California has approved unemployment benefits for 20,000 prisoners, prosecutors say U.S. prisons

In California, the unemployment benefit payment system is not working so well that the state has approved more than $ 140 million for at least 20,000 inmates, local and federal prosecutors said.

Law enforcement officials said Tuesday that more than 35,000 inmates have been named in lawsuits filed with the California Department of Employment Development between March and August. More than 20,000 were paid, according to Anne Marie Schubert, a Sacramento County district attorney.

At least 158 ​​lawsuits were filed against 133 people sentenced to death, representing more than $ 420,000 in benefits paid.

The revelation is the latest controversy surrounding the disputed state employment agency. Having already operated the archaic system, the department has benefited from more than 16.4 million benefits since the March pandemic, resulting in more than 1.6 million people falling behind at one time. With so many Californians struggling to get access to work and navigate the state’s dysfunctional employment process, the backlog increased to 10,000 cases a day in the fall. California residents reported struggling to file claims and barely got to the agency’s line to ask questions.

The crisis was particularly brutal for people of color and immigrants, and an audit found that non-English-speaking workers faced insurmountable barriers to accessing aid, further exacerbating racial inequalities in the pandemic.

Some residents who are unable to get unemployment have reported burning through their savings and being left without food as a result.

Prosecutors said the approval of benefits rushed to the ministry did not check unemployment claims on the list of prisoners, as many other states do.

Stephen Wagstaffe, a San Mateo district attorney, said when he notified the department of detainees who had fraudulently received benefits, officials told him they could not suspend payments until they were formally charged with a crime.

The problem was so serious that on Monday, nine county district attorneys sent a letter to California Governor Gavin Newsom asking him to intervene.

Newsom told the Associated Press that it learned of the fraud earlier this year.

Loree Levy, a spokeswoman for the employment development department, said the agency is working with the labor department’s chief oversight office to cross-check allegations against inmates, saying they are “working to integrate such cross-matches as an improved part. preventive efforts in this unprecedented period of pandemic unemployment fraud across the country ’.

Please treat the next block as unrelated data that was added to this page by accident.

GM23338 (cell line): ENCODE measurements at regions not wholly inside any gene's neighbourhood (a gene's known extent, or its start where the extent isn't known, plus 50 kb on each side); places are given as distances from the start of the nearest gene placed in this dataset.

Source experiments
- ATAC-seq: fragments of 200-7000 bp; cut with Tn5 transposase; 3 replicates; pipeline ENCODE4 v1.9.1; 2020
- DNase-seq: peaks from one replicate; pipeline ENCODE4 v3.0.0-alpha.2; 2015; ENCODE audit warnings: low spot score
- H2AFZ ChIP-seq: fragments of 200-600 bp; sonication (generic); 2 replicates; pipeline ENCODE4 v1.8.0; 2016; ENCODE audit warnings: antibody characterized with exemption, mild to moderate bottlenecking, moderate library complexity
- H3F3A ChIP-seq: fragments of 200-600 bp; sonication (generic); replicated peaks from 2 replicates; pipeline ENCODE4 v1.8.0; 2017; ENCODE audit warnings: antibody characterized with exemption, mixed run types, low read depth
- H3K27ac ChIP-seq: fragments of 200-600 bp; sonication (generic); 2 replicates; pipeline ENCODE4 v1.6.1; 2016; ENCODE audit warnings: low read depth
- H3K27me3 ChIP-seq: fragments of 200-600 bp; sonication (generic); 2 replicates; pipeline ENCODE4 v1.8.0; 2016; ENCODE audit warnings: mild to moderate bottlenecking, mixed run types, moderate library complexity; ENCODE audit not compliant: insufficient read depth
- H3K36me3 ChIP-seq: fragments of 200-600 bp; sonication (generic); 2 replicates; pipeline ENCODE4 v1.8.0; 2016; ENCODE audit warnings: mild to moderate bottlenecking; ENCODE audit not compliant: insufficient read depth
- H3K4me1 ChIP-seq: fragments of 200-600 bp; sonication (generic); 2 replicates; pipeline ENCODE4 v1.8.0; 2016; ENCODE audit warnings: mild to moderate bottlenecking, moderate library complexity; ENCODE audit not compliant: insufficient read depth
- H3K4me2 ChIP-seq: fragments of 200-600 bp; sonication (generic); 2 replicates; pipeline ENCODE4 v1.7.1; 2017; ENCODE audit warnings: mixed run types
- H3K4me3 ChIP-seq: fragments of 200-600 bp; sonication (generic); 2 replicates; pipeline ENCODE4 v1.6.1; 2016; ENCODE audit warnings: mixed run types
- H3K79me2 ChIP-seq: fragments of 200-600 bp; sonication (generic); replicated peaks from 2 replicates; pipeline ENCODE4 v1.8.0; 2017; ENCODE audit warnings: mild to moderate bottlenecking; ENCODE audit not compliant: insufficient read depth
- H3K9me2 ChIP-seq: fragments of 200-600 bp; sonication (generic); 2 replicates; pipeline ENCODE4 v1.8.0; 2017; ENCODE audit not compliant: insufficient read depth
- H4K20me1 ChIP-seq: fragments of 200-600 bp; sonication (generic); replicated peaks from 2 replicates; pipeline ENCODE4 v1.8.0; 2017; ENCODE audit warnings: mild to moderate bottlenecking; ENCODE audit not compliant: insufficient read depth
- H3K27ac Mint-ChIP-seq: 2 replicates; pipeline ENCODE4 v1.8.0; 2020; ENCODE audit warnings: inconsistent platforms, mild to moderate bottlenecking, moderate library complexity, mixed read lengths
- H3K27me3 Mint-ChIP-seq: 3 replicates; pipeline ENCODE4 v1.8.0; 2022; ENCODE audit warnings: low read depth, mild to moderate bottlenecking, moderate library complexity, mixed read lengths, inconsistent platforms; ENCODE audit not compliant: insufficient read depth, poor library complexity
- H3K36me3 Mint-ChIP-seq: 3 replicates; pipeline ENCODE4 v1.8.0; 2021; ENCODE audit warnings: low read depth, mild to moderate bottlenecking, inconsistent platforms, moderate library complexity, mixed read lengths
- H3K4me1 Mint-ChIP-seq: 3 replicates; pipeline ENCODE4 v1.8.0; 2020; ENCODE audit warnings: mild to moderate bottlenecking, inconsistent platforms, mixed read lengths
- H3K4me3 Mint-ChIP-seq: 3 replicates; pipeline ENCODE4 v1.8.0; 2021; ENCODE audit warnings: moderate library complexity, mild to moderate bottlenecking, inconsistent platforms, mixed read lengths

Prosecutors said they learned about the system from listening to phone calls recorded in prison. It was said that someone from outside was always involved in the scheme, usually friends or family members of the detainees, who then received the benefits.

In Kern County, home to five state prisons, an address was used to care for 16 inmates.

“In my nearly four decades of prosecutorial work in this state, I’ve never seen such a scam,” said Cynthia Zimmer, a district attorney at Kern County.

Prosecutors say Scott Peterson, who has been sentenced to death after being convicted of killing his pregnant wife, is on the list of inmates named in the claims. The California Supreme Court recently overturned Peterson’s death sentence and ordered the lower court to review his murder sentence.

Schubert confirmed that a claim had been filed on behalf of Scott Peterson, but declined to provide further details.

Peterson’s attorney, Pat Harris, said that while Peterson’s name was revealed during the investigation, there is no evidence that Peterson received unemployment benefits from the state.

“This investigation, when completed, shows that it had nothing to do with any system to achieve fraudulent benefits,” Harris said.

So far, 22 people have been indicted in San Mateo County, including six who were not in prison. According to prosecutors, dozens of state investigations are ongoing.

The scandal comes when Covid wreaked havoc on the state’s overcrowded prison system, infecting more than 19,000 inmates and killing 85.